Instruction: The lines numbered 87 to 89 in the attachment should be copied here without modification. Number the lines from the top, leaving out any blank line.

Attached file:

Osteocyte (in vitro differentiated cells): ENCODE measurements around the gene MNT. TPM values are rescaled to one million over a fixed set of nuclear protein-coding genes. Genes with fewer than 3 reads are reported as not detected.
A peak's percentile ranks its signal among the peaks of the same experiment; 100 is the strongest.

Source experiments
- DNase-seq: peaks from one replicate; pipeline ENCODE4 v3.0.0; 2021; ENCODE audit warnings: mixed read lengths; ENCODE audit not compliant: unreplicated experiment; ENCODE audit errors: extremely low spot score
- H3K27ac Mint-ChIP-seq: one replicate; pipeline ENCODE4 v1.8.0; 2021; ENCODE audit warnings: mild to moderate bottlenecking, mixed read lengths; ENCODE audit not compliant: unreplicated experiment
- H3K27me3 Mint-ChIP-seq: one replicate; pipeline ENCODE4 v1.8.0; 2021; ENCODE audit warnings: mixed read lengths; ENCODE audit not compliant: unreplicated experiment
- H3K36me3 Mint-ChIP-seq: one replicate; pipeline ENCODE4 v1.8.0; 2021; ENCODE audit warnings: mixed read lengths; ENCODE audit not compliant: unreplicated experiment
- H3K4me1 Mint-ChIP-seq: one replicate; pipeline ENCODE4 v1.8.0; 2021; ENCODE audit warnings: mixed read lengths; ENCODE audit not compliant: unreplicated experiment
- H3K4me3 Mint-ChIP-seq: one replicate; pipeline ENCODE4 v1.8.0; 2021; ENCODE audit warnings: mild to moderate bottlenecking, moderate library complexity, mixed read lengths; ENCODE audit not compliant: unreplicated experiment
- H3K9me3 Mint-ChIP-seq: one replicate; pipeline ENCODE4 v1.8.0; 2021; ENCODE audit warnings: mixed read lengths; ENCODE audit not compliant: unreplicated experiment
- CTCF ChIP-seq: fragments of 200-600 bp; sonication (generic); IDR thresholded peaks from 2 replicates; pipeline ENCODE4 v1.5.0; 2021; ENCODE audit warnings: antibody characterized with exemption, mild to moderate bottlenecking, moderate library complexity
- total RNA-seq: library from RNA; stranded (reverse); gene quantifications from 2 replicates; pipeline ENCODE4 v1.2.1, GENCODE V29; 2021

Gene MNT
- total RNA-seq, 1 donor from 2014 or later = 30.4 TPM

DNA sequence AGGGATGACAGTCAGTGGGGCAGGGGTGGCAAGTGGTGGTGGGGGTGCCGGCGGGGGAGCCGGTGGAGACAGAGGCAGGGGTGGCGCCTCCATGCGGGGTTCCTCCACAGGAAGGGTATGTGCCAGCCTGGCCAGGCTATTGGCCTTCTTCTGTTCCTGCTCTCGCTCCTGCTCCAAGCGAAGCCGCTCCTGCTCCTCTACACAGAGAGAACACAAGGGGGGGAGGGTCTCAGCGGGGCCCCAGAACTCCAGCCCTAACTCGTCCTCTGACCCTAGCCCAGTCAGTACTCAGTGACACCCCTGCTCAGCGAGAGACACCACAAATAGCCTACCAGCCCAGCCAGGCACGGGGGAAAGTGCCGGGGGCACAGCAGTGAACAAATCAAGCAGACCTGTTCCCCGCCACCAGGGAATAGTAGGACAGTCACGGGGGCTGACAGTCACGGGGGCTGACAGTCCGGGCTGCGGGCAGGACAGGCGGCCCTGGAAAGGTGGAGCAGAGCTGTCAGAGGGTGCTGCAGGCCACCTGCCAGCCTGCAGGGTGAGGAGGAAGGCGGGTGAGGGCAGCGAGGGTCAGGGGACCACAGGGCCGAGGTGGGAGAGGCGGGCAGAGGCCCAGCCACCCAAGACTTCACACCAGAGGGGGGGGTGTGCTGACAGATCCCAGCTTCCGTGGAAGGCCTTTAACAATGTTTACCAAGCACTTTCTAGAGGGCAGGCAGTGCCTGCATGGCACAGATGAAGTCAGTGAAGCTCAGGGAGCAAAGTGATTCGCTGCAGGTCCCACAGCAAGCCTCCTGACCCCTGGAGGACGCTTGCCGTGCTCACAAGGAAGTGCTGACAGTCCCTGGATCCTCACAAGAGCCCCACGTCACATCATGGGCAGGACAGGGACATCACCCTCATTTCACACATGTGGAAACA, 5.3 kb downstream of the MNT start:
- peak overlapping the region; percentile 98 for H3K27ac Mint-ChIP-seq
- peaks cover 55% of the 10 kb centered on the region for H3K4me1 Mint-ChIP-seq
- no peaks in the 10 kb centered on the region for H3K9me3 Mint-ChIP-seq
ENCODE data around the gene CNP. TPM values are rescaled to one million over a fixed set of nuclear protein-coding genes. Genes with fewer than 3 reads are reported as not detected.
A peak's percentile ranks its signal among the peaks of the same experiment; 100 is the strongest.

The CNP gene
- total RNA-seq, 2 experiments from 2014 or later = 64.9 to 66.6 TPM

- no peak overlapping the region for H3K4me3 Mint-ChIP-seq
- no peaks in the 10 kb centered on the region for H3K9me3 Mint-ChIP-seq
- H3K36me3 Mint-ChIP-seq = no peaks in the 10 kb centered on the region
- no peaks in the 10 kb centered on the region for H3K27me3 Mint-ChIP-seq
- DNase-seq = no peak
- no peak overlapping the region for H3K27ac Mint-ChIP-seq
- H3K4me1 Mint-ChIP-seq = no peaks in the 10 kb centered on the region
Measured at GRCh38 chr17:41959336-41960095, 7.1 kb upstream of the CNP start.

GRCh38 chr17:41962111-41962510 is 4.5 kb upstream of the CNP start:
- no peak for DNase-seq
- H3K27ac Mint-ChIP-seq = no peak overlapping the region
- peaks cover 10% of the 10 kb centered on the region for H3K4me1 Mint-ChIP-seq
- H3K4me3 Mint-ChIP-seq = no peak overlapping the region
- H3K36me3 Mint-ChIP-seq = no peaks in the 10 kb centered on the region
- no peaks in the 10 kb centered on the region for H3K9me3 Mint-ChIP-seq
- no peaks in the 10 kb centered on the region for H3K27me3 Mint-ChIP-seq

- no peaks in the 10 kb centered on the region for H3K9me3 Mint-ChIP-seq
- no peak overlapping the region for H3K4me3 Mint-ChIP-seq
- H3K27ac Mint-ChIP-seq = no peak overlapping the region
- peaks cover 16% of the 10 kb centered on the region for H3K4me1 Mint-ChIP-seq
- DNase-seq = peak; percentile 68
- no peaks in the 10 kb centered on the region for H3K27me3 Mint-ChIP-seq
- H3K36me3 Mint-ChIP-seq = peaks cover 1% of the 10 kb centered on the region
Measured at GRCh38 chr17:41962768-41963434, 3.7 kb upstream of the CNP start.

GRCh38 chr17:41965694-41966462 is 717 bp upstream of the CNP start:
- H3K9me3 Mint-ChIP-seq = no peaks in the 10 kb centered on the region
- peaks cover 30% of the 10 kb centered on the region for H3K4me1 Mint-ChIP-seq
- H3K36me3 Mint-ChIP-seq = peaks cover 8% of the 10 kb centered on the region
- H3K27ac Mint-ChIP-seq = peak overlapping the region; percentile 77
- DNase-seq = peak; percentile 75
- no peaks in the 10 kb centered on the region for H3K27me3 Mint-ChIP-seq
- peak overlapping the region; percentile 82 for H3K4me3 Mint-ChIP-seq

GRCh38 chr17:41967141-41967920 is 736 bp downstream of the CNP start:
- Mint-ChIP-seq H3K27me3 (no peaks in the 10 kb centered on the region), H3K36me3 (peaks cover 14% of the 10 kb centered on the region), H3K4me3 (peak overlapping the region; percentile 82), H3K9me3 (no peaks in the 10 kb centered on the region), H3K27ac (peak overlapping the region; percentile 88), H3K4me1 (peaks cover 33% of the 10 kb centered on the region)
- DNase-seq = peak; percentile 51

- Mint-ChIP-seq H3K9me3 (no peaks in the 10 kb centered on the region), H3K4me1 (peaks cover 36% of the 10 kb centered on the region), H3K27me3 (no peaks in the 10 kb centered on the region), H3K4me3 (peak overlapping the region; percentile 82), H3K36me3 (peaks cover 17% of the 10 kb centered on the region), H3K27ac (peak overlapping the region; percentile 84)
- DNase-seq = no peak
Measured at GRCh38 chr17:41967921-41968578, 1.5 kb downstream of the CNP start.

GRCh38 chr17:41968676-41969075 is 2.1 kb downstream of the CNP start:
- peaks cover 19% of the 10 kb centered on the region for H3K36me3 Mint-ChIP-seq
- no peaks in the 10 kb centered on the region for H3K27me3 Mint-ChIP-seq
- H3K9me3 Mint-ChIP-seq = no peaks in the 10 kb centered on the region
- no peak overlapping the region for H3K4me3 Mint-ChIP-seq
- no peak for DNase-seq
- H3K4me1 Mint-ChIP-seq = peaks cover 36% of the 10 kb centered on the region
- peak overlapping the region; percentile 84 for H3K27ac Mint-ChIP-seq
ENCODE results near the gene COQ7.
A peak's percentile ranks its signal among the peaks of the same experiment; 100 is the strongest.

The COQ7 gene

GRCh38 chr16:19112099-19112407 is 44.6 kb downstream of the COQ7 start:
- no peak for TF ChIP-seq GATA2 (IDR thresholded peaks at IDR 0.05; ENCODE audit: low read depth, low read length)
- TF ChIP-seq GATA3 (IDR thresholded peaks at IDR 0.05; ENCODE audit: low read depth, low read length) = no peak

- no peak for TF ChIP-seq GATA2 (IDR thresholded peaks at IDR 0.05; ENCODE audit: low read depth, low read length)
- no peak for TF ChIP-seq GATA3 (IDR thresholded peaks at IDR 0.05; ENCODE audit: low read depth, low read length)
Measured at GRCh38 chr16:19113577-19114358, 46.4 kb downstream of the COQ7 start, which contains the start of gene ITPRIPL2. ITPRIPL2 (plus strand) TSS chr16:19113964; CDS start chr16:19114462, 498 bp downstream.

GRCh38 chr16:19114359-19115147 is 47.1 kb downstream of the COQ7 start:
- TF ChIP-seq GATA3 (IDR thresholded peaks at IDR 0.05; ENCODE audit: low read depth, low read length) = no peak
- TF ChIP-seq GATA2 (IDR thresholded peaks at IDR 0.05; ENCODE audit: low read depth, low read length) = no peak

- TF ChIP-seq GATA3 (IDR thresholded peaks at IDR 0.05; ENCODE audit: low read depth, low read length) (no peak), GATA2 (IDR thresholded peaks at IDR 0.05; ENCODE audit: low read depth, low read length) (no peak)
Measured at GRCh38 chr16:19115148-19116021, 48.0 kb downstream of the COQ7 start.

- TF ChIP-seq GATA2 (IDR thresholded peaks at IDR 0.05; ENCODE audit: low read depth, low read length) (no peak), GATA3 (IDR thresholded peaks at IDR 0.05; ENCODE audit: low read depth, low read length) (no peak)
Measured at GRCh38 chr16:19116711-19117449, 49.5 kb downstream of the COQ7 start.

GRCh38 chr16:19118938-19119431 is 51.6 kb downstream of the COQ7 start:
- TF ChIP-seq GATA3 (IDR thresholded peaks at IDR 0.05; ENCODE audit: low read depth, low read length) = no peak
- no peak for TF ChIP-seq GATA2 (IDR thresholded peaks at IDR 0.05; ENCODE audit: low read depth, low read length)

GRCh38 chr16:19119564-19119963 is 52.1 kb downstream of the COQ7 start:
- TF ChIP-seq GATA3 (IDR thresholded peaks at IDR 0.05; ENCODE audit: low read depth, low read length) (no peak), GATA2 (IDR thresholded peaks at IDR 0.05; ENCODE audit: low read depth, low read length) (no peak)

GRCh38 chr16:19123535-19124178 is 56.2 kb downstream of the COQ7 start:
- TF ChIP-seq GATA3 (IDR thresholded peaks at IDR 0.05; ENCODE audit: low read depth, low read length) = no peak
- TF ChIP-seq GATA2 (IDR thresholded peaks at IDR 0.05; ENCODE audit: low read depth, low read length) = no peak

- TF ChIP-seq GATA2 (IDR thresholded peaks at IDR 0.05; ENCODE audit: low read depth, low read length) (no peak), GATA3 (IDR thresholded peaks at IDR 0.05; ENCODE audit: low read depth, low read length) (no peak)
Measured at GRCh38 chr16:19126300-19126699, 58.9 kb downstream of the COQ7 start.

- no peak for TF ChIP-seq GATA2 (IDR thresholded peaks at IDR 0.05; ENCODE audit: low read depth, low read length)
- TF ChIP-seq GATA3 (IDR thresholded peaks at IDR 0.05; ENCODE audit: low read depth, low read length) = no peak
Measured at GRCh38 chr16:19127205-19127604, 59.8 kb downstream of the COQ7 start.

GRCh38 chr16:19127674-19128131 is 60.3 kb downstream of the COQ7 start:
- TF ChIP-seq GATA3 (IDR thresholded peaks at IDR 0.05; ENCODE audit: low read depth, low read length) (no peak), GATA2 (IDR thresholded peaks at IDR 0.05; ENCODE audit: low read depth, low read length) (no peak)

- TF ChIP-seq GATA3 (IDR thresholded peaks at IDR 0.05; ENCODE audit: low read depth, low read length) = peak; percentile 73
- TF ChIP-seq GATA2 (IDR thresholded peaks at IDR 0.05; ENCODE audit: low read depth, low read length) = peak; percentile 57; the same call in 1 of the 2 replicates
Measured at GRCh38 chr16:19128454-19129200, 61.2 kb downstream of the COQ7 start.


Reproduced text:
- no peak for TF ChIP-seq GATA2 (IDR thresholded peaks at IDR 0.05; ENCODE audit: low read depth, low read length)

GRCh38 chr16:19119564-19119963 is 52.1 kb downstream of the COQ7 start:
- TF ChIP-seq GATA3 (IDR thresholded peaks at IDR 0.05; ENCODE audit: low read depth, low read length) (no peak), GATA2 (IDR thresholded peaks at IDR 0.05; ENCODE audit: low read depth, low read length) (no peak)